Tuesday, November 25, 2008

The Big Bad Wolf.

Who is scared by this whole “economic downturn” business? Yes, me, too. I don’t have any reason to think that I am going to be laid off in the immediate future, but I still think about the possibility all the time. In fact, money, food and shelter seem to be all I think about these days, and those thoughts have become all-consuming and occasionally depressing. After spending my days working and/or rushing around after my baby trying to make sure he doesn’t lose an eye, picking up the never-ending food and other detritus he incessantly flings around, and putting him to bed with a last pass around the house to clean his dishes and Windex his smeary prints off the coffee table, then I settle into the couch for an hour of self-defeating, tense-necked ruminations about money, and fear, and fear of no money. I can’t watch TV, or get involved in a book. I might scan a vapid magazine if I can manage it. I often fall asleep early, which could have something to do with the current pace of my life, but which I suspect is more likely a way to avoid these overwhelming thoughts. I feel paralyzed; we can’t make any plans. Forget about indulging in the idea of a vacation or even of a night away in the mountains; should we even waste money on a Christmas tree? The baby doesn’t know what Christmas is, and surely we will just spend all our time prying the ornaments out of his fist.

I know I can’t be the only one who feels this way. In fact, to read about it in the papers, millions of people feel the same way. Unfortunately, this mass trepidation is compounding our economic woes. We’re scared to spend the money we do have, which sets off a chain reaction. When I decide not to buy any new clothes or books at my favorite stores, or to eat at my favorite restaurants, the combination of my reticence with that of so many other consumers translates into lost jobs at those establishments. That in turn results in less people with money to stimulate the economy. The government keeps trying to shock the system with injections of fantastical sums of Monopoly money, but so far nothing seems able to stem the tide. Consumers are going to have to be willing to risk putting some of their money out into the marketplace to keep things from grinding to a complete halt.

The most immediate economic decision my husband and I are facing right now is that we want to remodel our house, but for every argument in favor of forging ahead there is a counterargument that says we should just let it ride for awhile: our family has already outgrown our tiny house, but didn’t American families manage to cram into small houses in the fifties? Maybe we are just being greedy Americans. We might be able to do the remodel for less right now while contractors and manufacturers are hurting for work, but does that really matter when I might lose my job or R. might not be able to get more architecture projects? The increased mortgage will have to be paid somehow. But the finished product would be good marketing for his firm… we go around and around on this until I end up back on the couch, staring into space with a clenched jaw.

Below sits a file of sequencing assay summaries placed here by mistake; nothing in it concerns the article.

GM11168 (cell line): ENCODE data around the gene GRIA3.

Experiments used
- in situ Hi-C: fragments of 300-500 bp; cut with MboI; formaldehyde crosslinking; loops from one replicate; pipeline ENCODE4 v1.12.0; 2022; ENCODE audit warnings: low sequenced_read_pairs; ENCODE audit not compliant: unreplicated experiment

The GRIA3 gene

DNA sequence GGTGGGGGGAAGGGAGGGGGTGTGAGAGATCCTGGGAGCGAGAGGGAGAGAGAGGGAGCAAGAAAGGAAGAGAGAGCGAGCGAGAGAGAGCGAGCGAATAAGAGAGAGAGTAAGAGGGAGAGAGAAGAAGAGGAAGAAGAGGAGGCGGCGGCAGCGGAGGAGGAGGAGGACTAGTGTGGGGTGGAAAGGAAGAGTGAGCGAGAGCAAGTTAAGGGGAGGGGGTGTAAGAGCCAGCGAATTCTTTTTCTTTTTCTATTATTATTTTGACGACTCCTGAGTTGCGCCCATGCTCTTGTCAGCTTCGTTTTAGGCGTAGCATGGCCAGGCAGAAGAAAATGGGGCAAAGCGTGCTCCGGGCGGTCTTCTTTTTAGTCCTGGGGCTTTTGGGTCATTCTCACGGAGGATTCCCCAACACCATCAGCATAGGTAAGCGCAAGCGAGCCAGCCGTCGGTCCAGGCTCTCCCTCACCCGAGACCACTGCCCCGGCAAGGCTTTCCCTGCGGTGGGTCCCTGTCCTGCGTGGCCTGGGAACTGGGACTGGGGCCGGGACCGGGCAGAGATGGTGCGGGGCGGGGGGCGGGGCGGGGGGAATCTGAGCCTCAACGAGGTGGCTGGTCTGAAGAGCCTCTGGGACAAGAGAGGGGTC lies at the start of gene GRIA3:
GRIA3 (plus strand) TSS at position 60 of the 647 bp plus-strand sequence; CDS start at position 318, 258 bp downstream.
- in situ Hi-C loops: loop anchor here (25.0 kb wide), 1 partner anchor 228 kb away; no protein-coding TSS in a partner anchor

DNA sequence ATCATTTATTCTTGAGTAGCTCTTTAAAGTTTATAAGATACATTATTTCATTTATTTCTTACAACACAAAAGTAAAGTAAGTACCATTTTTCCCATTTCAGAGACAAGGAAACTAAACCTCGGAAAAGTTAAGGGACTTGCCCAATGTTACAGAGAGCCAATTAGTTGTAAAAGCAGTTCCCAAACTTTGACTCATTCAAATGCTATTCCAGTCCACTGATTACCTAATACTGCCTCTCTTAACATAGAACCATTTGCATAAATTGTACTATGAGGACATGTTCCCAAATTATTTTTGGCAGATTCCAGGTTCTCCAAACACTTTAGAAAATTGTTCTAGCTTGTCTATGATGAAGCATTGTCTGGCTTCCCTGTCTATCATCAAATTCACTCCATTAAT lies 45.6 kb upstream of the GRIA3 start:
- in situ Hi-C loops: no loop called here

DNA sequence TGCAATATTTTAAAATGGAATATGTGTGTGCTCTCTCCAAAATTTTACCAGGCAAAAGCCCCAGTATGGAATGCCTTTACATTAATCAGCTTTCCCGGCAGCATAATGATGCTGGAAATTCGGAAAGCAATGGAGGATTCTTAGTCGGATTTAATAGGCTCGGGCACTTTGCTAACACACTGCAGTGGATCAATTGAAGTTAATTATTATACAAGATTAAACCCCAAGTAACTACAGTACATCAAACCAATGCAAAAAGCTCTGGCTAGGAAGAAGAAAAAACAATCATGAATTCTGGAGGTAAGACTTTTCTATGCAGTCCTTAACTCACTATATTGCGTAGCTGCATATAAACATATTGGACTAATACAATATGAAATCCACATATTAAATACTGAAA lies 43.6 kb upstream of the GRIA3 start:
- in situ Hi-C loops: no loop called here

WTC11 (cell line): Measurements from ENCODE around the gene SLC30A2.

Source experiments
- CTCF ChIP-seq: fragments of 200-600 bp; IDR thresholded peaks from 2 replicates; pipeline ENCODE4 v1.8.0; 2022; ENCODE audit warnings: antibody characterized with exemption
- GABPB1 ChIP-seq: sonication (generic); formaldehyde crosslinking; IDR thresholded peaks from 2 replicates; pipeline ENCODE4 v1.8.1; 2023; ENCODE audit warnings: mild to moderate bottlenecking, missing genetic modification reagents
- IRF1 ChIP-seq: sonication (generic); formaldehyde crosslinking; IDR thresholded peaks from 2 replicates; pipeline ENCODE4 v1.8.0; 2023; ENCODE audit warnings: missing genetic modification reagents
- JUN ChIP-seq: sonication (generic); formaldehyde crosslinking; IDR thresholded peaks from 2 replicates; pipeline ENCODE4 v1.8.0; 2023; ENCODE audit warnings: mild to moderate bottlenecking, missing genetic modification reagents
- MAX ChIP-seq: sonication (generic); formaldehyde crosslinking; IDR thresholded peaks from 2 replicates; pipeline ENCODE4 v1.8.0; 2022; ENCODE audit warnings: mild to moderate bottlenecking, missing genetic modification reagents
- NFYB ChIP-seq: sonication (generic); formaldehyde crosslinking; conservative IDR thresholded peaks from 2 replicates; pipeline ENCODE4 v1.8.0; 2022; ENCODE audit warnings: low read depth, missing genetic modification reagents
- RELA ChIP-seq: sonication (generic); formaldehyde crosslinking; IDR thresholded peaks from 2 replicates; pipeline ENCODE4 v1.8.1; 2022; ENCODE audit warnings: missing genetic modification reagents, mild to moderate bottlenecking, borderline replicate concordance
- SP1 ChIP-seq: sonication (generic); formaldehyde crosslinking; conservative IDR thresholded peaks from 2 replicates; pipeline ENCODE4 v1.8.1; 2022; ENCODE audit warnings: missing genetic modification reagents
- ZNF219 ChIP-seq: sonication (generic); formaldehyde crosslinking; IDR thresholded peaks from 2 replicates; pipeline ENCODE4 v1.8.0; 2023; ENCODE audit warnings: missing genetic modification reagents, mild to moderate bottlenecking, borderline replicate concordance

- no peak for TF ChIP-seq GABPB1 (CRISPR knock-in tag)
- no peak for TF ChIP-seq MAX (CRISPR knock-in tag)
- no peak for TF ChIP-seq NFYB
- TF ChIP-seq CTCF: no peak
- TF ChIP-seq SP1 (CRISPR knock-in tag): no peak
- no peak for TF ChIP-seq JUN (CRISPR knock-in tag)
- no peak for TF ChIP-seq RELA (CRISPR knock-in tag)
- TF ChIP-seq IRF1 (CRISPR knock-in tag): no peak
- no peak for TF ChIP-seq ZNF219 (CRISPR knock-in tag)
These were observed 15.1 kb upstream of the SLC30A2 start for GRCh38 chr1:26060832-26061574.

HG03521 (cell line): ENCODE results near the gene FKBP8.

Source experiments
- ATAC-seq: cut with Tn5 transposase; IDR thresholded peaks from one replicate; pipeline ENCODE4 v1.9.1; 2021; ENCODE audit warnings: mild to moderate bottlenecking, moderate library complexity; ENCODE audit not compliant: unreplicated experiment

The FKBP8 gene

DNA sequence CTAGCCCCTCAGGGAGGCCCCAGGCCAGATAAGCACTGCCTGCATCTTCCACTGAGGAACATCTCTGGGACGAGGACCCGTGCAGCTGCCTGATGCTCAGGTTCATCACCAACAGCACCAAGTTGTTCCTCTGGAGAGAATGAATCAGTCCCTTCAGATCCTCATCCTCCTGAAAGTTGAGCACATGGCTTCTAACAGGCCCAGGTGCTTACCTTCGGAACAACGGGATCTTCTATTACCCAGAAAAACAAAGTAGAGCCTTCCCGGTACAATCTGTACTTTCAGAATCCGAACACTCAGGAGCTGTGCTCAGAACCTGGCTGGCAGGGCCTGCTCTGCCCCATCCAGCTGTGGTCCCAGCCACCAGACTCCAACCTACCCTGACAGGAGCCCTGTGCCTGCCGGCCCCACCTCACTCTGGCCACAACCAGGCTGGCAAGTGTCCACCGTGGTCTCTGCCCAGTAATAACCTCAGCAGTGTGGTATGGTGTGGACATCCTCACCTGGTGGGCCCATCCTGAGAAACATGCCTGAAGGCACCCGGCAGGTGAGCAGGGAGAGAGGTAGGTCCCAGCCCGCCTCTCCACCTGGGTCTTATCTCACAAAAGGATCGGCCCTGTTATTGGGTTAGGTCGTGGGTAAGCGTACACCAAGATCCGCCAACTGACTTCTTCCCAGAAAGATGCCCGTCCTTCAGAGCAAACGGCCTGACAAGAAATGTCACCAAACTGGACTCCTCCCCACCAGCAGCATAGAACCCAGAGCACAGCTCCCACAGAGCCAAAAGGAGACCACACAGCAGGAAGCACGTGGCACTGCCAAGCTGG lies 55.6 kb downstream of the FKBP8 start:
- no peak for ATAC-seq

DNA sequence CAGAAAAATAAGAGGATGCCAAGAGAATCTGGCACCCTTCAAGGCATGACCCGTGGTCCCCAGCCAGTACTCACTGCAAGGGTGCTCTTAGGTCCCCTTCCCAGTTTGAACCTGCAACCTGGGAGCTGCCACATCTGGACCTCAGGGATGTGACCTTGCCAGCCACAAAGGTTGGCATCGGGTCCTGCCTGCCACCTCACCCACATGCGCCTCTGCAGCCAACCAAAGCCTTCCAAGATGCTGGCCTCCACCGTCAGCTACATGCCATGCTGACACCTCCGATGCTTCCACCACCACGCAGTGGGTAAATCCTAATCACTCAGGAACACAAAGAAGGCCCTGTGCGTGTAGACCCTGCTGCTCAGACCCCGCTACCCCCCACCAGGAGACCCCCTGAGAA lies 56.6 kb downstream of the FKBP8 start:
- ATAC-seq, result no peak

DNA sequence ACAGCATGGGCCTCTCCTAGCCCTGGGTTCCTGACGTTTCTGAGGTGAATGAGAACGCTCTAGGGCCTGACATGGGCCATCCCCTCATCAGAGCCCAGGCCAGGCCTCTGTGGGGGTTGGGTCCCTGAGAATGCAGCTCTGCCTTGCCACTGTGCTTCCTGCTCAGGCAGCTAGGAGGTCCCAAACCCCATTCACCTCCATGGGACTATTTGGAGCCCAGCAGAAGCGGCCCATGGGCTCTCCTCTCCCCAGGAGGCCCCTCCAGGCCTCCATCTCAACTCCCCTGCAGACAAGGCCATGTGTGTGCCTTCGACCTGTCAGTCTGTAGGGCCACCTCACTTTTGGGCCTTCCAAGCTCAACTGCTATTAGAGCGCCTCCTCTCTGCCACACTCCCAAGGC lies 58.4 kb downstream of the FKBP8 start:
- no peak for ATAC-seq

Just so you get an idea what we’re talking about, here is a picture of what our house looks like today (well, really a few years ago, but it hasn’t changed).















You can see, perhaps, why we might want to make some changes.

Here are snapshots of the front and back of the new house from a 3-D mock up my husband knocked up based on his detailed architectural plans.















Now, maybe modern is your thing, maybe it isn’t, but it is ours! The dark gray portion will be concrete board panels arranged in some aesthetically pleasing design. The brick will be painted not sure what color yet – somewhere from a grayish off-white to a light taupe, depending on what looks best with the other materials we use. Then there’s wood siding, which we’ll probably do instead of the Finnish wood panels we would both prefer but which are prohibitively expensive. It all looks a bit stark here, but imagine it with plantings below the windows and other signs of life. See the little window that’s like a porthole? That is a floor-level window in the playroom designed for two little boys and a couple of cats to lie down and look out. I don't want the economy to huff and to puff and blow it all down.

3 comments:

Leslie Ann said...

I know how you feel about the bigger place. I was approved to buy something much, much bigger than what we live in now. Did not buy it even though I was approved to ride 2 mortgages.

And now so glad I did. Even though the 666 sq ft (yes, read that right) condo is just cringe and claustrophobia inducing.

Broady said...

I love that porthole window! And from what I can tell, it looks like there are "corner windows", if that's what you could call them. I can imagine how much light would filter in your house with those... *sigh*. I want those.

It's weird, how such a driving force of the economy is really just a mind f_ck. Fear and exuberance moving the ticker up and down like a manic depressive. Comforting, huh.

Cindy said...

I hate that I'm even paying attention to all the financial biz. Usually I take a glance at the Dow in the morning when I read the NYT website, but now I check it again when I come back from the gym at lunch and then (this is high crazy) before I go to bed to see how the Asian markets are faring. How fucked up is that??

Please go ahead with the remodel. The construction industry needs you.